Instead, Gail had found us a great hotel right on Copacabana beach. Our room is sparse and doesn’t have a view, but we’re only here for two nights. (Yes, we know that “Day -2” isn’t mathematically correct, but who wants to have a “Day Zero”?) We’ve already had some problems. There are no washcloths in the room. (Apparently, Brazilians don’t use them.) Our sink didn’t drain, so we had a guy come up with a plunger. He fixed it, but left the bathroom counter and floor covered with water and mud. After awhile, Gail simply gave up contacting the front desk to complain.
The Golden Tulip Regente Hotel and our room
Unfortunately, the power outlets in the room are all Brazilian, so we spent the afternoon walking around trying to buy a power adapter. While we were out, we saw the local neighborhoods and bought a sandwich from a corner shop, though figuring out how to pay was a unique experience. So far, we have not found the language barrier to be a problem. Many locals do not speak English, but they are very kind and patient with us. We also hooked up with some other American cruisers from the Cruise Critics website. We also hooked up with some other cruisers from the Cruise Critic website.
The Golden Tulip Hotel (on the left) is right on the Copacabana Beach, with its famous black and white sidewalk. Two-thirds of the way to the right is Păo de Áçucar (Sugarloaf Mountain), with its cable cars. Again, this may be the closest we get to it.
Walking around Rio is certainly a cultural experience. There are typically no lane markings on multi-lane highways; and even when there are, the cars ignore them. Jaywalking is rampant. To get from the hotel to the beach, we have to cross three lanes of traffic going one way to get to a median strip. Then we have to cross three more lanes of traffic going the other way to get to a narrow curb. But there’s still one more obstacle: a set of bike lanes running in both directions before the main sidewalk.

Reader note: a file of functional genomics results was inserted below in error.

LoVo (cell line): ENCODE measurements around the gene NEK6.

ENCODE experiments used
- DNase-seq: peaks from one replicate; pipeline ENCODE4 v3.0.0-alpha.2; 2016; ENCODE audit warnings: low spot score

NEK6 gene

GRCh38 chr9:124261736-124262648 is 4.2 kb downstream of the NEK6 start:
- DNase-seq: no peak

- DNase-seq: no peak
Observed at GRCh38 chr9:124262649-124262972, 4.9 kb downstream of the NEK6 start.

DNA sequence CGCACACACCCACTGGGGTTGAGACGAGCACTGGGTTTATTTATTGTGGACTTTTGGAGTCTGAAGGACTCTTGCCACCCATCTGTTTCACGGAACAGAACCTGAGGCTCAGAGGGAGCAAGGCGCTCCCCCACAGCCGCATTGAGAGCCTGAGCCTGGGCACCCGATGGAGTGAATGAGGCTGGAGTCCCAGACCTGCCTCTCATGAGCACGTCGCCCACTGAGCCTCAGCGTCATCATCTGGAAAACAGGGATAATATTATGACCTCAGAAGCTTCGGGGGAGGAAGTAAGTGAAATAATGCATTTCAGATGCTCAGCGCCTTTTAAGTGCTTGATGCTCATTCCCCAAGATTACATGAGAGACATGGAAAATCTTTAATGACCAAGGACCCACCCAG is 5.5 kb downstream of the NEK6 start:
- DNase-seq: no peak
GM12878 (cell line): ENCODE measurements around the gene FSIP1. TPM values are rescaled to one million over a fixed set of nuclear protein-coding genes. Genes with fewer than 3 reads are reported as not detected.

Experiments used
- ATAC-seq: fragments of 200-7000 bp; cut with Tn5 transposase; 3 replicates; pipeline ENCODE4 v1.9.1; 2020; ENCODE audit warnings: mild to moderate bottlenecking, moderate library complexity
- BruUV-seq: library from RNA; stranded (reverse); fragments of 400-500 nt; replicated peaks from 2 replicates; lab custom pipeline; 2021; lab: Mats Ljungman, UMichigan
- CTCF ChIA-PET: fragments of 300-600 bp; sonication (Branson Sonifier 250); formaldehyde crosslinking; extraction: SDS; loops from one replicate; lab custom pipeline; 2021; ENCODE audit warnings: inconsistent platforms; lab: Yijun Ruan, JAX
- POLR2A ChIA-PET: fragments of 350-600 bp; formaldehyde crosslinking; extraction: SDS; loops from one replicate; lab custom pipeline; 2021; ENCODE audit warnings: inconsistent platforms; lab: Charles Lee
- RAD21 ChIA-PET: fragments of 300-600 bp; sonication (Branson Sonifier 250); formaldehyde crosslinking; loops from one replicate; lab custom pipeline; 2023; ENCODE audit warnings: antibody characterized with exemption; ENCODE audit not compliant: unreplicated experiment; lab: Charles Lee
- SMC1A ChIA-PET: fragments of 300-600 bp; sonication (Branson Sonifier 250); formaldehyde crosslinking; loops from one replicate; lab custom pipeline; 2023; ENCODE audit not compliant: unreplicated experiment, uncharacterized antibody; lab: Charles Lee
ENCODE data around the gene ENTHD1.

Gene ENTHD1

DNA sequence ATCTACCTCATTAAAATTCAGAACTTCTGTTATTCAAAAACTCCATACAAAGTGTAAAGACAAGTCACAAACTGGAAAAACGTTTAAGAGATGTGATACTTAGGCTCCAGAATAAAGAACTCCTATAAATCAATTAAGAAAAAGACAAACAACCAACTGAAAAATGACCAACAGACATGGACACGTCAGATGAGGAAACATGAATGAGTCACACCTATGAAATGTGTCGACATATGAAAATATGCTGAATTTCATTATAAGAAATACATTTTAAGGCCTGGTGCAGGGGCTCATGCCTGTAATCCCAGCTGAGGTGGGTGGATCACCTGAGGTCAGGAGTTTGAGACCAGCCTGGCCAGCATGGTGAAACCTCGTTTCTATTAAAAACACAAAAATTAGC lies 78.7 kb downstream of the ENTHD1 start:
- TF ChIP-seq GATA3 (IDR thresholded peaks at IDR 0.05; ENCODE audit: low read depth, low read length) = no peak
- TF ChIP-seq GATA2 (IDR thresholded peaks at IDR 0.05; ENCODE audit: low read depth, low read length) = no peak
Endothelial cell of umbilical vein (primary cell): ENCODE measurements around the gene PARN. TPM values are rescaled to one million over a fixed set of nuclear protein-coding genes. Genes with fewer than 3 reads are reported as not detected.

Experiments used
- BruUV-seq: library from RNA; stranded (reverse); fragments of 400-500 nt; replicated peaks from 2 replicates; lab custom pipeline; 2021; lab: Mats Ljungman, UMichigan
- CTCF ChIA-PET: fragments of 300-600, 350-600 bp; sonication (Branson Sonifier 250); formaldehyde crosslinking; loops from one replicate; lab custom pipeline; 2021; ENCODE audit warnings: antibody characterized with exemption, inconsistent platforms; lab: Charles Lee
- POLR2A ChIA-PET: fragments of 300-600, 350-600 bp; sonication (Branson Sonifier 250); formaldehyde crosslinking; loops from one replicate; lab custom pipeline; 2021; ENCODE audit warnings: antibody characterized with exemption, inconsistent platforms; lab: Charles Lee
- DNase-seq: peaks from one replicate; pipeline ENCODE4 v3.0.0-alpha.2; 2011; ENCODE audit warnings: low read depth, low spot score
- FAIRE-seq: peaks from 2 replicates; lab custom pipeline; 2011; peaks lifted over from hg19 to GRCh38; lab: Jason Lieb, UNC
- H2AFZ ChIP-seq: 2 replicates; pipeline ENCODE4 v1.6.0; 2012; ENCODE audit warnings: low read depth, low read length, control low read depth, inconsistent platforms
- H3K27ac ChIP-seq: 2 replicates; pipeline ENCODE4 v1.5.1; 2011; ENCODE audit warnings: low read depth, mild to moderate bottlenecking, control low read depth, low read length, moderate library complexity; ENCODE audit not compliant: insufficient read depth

Unlike the movie stereotypes, we found Rio to be much more conservative than we expected. The beach is full of people sunbathing, playing volleyball and soccer. But there is no nude sunbathing, and few scantily-clad bodies. In fact, it’s mostly the men who walk around topless and in speedos.
We are still fairly tired and jet-lagged, so we walked to dinner at a cheap local restaurant down the beach. (Gail had brought a bag of snacks – including home-made potato chips – but she accidentally left it on the plane.) As we perused the various tourist restaurants, Gail was intrigued by a pizzeria that offered a “corn, bacon and mushroom pizza.” She pronounced the concept better than the execution. During this second walk – at night – we saw street vendors, street performers, a fellow on the beach doing martial arts acrobatics, and an entire market that only comes out after dark.
Tomorrow is our one and only full day in Rio. Gail says if we do nothing but walk on the beach, it will be a day well spent.
Copacabana Beach at night (taken from the rooftop of the Golden Tulip Hotel).
Left: To the northeast is hotel row.
Right: To the southwest is the Forte de Copacabana, which separates Copacabana Beach from Ipanema Beach.(